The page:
ERAS stands for Enhanced Recovery After Surgery. It represents a shift in care involving all aspects of the patient’s journey through the surgical process, from preoperative care through recovery. The whole idea is to reduce surgical stress and disruption to a patient’s baseline physiology. ERAS protocols, in brief, focus on: (1) allowing the patient to have liquids prior to surgery, (2) narcotic pain medicines are minimized (we use intravenous acetaminophen instead), and (3) eating and walking/ambulation as soon as possible after surgery. Implementation requires thoughtful development of end-to-end care pathways, decision trees, and detailed post-operative outcome measurements. Doctors, support staff, and administrators must be invested in patient-centric care, and having a cadre of talented surgeons helps too – just the ingredients we have at Kaiser Permanente.

Medical evidence in the modern world of health care is an ever-growing body of knowledge. The more organizations continuously look to new studies and those producing the best outcomes (even if it comes from outside the United States, as ERAS initially did), the more people can receive the best care possible. After all, who wants to lie in a hospital bed for 3-plus days when there is the possibility of going home the same or next day? Our patient satisfaction data bump for those having surgery with ERAS and getting early discharge versus the traditional approach suggests the answer is nearly no one.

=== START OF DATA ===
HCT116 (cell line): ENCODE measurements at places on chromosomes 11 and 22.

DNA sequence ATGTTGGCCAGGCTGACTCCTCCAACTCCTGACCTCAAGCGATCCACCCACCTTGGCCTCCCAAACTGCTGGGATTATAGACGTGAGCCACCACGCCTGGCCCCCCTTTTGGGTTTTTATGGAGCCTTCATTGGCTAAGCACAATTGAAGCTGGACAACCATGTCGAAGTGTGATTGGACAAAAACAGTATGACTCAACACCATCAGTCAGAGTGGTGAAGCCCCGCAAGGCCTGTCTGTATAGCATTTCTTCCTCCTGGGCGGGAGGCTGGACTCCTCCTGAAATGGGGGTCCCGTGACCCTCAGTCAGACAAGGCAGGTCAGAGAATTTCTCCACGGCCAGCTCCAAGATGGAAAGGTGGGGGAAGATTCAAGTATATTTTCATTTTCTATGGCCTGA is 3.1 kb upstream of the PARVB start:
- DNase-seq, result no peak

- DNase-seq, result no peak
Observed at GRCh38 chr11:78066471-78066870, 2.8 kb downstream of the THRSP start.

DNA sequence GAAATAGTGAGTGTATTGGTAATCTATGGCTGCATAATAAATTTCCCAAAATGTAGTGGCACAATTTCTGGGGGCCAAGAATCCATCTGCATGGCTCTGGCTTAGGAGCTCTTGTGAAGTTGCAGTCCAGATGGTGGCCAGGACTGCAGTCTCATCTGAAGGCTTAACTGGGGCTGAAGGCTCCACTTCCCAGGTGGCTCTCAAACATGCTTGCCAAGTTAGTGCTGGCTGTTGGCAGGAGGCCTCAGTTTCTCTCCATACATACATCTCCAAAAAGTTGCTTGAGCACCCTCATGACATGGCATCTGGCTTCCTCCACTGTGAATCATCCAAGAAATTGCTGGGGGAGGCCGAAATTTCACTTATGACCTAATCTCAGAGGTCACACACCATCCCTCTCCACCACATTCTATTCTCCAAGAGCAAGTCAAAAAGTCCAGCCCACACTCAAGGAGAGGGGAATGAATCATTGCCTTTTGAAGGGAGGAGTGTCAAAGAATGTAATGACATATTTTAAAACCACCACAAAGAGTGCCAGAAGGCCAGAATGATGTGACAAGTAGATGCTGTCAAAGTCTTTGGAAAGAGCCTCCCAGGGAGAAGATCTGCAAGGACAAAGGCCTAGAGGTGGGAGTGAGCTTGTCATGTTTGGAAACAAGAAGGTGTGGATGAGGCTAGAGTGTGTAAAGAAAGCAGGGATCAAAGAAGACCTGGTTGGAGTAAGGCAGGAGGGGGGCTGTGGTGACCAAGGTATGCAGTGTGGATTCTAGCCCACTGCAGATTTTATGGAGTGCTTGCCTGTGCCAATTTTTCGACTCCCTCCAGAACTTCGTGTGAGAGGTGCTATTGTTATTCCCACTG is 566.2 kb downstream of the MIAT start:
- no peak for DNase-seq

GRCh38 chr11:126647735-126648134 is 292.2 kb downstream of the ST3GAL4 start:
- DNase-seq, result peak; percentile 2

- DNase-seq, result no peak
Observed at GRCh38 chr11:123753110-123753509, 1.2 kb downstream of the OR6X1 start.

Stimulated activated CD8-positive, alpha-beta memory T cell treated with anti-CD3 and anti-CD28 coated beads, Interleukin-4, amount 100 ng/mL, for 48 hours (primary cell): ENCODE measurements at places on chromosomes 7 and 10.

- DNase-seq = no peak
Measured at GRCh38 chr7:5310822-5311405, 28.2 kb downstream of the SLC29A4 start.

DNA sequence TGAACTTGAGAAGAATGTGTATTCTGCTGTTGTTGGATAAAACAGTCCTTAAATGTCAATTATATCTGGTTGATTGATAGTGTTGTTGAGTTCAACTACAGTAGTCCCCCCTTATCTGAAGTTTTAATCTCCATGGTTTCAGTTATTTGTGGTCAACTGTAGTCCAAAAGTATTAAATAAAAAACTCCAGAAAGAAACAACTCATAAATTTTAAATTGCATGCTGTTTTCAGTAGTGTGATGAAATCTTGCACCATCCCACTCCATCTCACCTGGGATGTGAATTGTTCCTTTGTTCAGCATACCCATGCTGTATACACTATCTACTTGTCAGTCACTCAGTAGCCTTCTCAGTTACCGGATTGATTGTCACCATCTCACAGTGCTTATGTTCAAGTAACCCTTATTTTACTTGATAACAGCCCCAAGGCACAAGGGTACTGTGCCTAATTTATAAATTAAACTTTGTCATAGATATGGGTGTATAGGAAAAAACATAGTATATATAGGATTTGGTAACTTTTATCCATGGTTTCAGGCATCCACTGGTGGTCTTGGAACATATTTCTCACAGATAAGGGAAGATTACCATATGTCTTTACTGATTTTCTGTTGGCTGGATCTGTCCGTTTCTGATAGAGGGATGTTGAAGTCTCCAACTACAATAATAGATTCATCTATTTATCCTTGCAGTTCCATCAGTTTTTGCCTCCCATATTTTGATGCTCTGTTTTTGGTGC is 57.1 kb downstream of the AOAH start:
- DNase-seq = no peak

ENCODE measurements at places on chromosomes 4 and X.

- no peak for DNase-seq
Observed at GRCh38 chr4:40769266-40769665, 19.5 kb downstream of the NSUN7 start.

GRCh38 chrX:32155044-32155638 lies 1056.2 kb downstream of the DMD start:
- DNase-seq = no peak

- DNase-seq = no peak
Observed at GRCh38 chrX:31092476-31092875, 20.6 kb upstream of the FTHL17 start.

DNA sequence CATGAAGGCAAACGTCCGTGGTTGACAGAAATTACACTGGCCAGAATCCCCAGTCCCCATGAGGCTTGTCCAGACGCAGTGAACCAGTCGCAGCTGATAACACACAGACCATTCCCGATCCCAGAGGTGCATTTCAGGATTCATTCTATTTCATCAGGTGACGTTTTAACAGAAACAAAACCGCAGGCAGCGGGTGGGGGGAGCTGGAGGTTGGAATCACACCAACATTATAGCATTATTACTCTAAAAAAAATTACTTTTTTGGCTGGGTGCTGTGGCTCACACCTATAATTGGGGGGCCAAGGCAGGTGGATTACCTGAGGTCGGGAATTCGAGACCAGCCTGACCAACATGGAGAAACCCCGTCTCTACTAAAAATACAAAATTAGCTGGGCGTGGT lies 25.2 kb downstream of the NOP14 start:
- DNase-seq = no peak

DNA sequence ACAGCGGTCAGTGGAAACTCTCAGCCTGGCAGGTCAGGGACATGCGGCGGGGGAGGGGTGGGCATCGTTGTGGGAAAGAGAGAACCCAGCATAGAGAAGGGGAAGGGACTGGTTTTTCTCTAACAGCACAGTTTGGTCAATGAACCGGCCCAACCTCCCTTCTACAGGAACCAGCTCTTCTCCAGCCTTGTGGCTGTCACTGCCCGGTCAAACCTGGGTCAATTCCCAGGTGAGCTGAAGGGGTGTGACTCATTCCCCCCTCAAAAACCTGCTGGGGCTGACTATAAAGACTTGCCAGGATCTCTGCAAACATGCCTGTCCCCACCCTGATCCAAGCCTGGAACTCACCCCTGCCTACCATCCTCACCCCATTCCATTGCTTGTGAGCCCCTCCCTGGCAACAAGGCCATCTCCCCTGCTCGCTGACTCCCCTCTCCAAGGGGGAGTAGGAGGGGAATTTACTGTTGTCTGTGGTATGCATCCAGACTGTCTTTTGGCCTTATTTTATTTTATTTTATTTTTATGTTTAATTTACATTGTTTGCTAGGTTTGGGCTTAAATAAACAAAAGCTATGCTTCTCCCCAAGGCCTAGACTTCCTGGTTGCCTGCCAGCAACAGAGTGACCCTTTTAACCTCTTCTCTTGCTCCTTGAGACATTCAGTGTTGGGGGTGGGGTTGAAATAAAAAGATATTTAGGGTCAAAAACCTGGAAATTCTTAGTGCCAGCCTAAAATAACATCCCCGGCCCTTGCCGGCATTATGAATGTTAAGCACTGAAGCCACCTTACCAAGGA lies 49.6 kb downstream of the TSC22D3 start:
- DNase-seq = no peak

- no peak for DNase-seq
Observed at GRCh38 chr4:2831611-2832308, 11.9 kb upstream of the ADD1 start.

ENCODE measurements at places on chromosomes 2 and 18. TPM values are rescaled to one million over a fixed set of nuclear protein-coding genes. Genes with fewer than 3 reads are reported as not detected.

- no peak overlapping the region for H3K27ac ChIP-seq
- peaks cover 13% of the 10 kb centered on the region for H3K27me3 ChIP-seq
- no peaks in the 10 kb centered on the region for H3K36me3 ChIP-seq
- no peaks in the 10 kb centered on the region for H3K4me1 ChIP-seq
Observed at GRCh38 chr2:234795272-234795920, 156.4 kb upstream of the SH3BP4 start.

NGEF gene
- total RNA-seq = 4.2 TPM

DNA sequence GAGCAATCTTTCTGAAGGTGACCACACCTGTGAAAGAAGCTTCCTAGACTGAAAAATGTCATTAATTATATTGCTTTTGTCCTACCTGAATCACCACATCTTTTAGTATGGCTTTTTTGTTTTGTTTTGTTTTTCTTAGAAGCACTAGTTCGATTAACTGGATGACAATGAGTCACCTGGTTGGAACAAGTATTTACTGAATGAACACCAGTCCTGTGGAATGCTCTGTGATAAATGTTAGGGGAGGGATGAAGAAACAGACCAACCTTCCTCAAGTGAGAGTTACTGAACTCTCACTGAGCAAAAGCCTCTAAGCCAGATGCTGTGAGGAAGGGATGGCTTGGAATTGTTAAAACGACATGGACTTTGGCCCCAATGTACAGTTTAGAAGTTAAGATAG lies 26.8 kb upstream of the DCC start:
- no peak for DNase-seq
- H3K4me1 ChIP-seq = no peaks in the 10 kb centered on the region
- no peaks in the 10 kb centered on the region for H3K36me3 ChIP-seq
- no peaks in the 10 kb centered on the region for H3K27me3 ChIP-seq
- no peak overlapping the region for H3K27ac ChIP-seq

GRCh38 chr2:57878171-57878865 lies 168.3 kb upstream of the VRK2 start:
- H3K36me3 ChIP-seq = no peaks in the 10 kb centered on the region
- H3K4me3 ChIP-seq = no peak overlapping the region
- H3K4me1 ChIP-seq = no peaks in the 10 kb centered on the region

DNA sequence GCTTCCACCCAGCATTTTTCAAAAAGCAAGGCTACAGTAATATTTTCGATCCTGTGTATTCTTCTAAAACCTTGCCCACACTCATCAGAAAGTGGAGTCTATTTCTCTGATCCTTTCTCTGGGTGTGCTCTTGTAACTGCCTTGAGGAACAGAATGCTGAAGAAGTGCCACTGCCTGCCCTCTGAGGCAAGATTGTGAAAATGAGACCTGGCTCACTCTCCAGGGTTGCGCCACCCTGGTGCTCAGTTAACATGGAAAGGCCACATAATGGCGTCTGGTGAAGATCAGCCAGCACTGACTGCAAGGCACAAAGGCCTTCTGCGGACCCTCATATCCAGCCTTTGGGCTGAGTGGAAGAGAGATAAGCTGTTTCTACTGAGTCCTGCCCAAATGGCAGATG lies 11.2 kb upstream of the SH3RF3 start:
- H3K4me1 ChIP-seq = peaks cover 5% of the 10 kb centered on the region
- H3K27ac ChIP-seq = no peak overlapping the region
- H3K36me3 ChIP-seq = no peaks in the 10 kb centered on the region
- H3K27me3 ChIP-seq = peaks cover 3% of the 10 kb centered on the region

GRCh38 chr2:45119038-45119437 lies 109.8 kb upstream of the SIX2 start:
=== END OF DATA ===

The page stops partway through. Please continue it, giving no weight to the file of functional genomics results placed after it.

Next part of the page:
Defining Success In Resolving Health-Related Social Needs

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A recent Health Affairs blog offers a perspective on the challenges of addressing the social needs of patients – particularly when the health care system at large doesn’t have common language to describe what a successful intervention might look like. Programs such as Kaiser Permanente’s Total Health initiative and CMS’ Accountable Health Community model screen participants for unmet social needs, yet there is lack of clear definition as to how the community – or delivery system – should be accountable for resolving these needs. This will continue to be a complex area for exploration as health care increasingly moves outside of the exam room into the community, and as we continue to look at how factors such as where our patients live, work, play and pray impact their overall health.